What Gets Measured Gets Done: Genomics, Surveillance Indicators and Healthy People 2020Posted on by
Public health surveillance indicators, such as those developed for the Healthy People initiative are useful for monitoring the development of genomic medicine in the United States. For several decades, Healthy People has established health benchmarks that are considered important metrics for tracking progress in health and healthcare in the United States.
The Healthy People objectives adopted in 2010 (HP 2020) introduced a new topic area to address the use of genomic testing in clinical and public health practice. HP 2020 includes two objectives related to genetic counseling and testing for hereditary cancer syndromes.
Healthy People 2020 Genomics Objectives
G-1 Increase the proportion of women with a family history of breast and/or ovarian cancer who receive genetic counseling
G-2 (Developmental) Increase the proportion of persons with newly diagnosed colorectal cancer who receive genetic testing to identify Lynch syndrome (or familial colorectal cancer syndromes)
Implementation of evidence-based recommendations for genetic testing in hereditary breast and ovarian cancer (BRCA) and hereditary colorectal cancer (Lynch syndrome) could save thousands of lives now. Other actionable recommendations, such as for familial hypercholesterolemia and possibly numerous others (see CDC updated table of genomic tests by current level of evidence), will continue to emerge. Population-based data to guide effective implementation of these recommendations are sparse. Better data are needed to describe the prevalence of these conditions in the U.S. population and the application of testing recommendations in practice.
Public health agencies have an important role in monitoring recommended practices for the use of genomic testing and family health history. Monitoring existing national and state surveillance systems, surveys, and administrative data can help identify barriers to effective implementation, inappropriate use, and disparities in access. However, these data sources have several inherent limitations, including small samples for rare conditions and inaccuracies in self-reported data.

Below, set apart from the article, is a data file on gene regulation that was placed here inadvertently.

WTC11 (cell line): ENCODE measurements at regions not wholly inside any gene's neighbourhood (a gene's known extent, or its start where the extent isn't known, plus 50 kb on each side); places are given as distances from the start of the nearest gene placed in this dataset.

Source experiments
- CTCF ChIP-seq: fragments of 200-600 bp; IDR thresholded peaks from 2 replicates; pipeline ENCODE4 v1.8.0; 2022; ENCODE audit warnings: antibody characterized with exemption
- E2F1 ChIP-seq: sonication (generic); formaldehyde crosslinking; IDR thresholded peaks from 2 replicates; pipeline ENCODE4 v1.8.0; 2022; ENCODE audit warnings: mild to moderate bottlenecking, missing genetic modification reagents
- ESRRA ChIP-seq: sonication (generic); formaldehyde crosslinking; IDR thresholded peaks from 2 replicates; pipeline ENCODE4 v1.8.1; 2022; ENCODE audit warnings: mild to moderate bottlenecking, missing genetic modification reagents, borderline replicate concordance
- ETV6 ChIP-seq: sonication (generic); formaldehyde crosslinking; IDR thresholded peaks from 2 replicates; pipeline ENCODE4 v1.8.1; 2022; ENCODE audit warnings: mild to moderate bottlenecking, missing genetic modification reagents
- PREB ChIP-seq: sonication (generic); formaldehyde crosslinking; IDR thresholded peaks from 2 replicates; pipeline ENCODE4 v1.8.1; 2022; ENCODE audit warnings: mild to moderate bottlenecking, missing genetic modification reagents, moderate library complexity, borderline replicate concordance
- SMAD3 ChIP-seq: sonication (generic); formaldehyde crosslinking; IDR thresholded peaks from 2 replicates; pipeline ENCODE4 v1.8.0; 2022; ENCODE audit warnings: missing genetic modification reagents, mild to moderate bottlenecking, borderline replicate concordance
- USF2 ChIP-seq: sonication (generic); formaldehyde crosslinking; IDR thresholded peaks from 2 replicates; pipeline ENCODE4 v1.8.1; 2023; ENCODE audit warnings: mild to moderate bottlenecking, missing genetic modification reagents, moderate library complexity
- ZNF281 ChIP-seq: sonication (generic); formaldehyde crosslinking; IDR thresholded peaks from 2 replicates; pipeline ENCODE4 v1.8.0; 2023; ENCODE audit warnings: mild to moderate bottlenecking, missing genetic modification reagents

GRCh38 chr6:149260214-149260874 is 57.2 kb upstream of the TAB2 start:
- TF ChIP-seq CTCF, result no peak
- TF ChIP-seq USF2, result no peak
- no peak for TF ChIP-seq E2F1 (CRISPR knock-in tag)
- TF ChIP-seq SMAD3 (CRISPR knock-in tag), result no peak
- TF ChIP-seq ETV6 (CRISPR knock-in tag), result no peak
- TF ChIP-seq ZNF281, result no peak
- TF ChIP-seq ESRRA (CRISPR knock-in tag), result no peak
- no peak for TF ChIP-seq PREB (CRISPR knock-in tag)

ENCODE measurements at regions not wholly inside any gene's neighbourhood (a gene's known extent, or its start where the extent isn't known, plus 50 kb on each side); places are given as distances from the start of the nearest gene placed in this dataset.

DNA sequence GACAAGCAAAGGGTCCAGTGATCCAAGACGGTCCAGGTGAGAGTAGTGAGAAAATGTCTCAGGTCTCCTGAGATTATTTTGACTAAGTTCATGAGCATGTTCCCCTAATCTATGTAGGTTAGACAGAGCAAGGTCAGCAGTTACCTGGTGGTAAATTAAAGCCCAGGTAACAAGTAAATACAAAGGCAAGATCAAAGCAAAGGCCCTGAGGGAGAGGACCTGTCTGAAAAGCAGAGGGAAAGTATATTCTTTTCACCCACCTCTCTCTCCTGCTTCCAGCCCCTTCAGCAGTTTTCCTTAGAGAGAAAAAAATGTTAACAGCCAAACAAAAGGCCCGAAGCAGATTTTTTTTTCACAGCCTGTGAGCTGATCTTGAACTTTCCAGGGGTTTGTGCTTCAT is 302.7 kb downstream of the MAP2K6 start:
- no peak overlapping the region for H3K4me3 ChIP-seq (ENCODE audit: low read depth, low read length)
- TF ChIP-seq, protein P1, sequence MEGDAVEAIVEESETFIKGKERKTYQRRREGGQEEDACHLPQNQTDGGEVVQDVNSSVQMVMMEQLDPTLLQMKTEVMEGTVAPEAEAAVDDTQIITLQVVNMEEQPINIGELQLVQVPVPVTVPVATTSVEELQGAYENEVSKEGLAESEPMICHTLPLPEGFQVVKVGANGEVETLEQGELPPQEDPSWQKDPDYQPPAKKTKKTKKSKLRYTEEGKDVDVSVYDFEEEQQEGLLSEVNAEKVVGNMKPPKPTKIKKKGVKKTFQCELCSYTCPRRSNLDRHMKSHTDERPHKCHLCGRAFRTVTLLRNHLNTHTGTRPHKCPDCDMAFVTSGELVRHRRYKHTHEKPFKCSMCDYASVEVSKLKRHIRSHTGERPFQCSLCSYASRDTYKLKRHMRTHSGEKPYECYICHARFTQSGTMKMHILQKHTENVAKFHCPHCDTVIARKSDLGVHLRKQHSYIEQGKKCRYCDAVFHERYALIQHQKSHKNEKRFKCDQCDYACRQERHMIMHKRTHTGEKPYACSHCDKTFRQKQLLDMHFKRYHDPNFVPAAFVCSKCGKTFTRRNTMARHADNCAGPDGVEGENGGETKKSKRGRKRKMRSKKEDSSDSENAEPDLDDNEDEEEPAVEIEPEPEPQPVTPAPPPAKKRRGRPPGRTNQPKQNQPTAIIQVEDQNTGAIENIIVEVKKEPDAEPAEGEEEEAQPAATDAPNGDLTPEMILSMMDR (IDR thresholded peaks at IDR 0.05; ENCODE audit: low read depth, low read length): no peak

Recent developments offer new opportunities for monitoring the use of genomic tests in practice. For example, new more specific CPT codes (current procedural terminology) have been developed for genetic tests. These codes will allow better monitoring of specific tests and testing platforms. In addition, family health history was recently proposed to be added to the national standards for “meaningful use” of electronic health records. Although the proposed standard requires reporting only minimal family history information, it is an important first step to allow monitoring the use and impact of family history in practice.
In the next few months, the CDC Office of Public Health Genomics will engage partners and stakeholders on the implementation of evidence-based genomic testing recommendations. A key driver of the discussion will be the development of appropriate surveillance indicators and data sources for measuring progress toward the HP 2020 recommendations.